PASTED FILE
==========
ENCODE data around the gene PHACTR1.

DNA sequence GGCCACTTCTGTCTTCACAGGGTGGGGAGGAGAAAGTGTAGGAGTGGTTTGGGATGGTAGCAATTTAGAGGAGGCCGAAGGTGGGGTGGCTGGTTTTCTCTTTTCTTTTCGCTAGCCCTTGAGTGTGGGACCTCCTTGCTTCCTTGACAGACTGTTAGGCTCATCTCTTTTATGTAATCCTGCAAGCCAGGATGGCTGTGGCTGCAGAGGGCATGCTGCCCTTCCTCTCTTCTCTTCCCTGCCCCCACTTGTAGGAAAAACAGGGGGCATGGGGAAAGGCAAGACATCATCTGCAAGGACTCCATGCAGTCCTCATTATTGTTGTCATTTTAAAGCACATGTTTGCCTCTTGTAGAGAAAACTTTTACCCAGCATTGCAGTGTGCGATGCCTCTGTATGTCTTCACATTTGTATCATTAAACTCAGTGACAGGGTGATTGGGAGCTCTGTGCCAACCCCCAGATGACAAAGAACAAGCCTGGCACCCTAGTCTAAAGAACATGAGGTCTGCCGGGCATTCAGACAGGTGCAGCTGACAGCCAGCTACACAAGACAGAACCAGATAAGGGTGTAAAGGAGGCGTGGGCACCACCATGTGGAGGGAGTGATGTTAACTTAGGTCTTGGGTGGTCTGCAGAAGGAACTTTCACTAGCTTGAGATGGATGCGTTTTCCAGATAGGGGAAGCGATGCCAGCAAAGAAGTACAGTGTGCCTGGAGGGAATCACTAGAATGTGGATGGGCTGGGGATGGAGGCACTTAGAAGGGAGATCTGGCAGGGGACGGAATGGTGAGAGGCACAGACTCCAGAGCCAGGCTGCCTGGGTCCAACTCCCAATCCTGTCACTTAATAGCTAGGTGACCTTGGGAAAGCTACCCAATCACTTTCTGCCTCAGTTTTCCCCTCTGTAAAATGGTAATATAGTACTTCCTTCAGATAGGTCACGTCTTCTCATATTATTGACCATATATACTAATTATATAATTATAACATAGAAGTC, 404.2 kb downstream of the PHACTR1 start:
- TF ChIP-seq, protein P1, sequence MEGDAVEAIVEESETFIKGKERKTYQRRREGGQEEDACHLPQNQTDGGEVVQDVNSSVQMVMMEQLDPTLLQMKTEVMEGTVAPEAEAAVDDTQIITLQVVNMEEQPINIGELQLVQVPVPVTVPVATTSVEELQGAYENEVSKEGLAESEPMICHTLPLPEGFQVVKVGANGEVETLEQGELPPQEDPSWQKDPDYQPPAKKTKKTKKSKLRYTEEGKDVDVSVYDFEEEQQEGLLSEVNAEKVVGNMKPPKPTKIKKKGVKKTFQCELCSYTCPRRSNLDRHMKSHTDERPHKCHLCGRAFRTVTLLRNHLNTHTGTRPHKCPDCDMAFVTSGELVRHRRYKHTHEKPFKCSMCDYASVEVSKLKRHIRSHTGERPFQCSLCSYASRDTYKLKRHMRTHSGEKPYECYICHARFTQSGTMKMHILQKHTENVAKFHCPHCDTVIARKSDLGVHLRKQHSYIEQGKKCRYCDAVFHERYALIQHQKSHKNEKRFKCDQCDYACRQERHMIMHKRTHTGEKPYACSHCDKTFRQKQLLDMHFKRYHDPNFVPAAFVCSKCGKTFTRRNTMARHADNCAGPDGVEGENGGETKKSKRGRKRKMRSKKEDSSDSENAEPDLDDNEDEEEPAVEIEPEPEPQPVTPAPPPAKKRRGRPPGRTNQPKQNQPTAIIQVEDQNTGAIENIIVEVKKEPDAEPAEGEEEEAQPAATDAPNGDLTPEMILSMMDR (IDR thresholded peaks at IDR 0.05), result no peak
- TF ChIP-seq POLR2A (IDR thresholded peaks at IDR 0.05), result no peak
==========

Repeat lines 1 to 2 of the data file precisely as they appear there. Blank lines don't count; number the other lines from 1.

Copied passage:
ENCODE data around the gene PHACTR1.

DNA sequence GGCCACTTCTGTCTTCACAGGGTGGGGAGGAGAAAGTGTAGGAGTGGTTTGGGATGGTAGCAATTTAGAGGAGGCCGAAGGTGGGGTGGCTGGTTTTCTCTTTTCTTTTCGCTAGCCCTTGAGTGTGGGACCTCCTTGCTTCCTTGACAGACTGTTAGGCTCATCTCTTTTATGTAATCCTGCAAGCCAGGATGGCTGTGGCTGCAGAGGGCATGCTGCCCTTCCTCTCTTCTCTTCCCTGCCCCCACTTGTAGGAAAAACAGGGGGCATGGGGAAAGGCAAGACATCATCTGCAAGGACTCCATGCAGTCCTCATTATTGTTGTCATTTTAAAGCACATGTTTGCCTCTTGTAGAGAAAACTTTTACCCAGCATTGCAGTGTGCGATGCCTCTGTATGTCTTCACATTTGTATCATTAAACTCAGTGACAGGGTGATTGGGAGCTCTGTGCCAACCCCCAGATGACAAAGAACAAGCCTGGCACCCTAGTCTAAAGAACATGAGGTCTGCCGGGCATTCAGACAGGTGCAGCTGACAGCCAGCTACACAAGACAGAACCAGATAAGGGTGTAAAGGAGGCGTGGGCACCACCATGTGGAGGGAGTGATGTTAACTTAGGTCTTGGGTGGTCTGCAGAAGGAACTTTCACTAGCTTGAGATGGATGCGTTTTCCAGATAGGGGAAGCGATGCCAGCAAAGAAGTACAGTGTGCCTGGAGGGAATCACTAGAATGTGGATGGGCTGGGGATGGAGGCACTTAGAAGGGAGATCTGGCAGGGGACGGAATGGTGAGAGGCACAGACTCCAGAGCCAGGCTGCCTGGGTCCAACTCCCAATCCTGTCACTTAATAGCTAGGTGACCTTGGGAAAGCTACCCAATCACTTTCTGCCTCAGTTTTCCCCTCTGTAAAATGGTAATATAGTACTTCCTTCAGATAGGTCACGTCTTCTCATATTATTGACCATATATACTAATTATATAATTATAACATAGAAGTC, 404.2 kb downstream of the PHACTR1 start: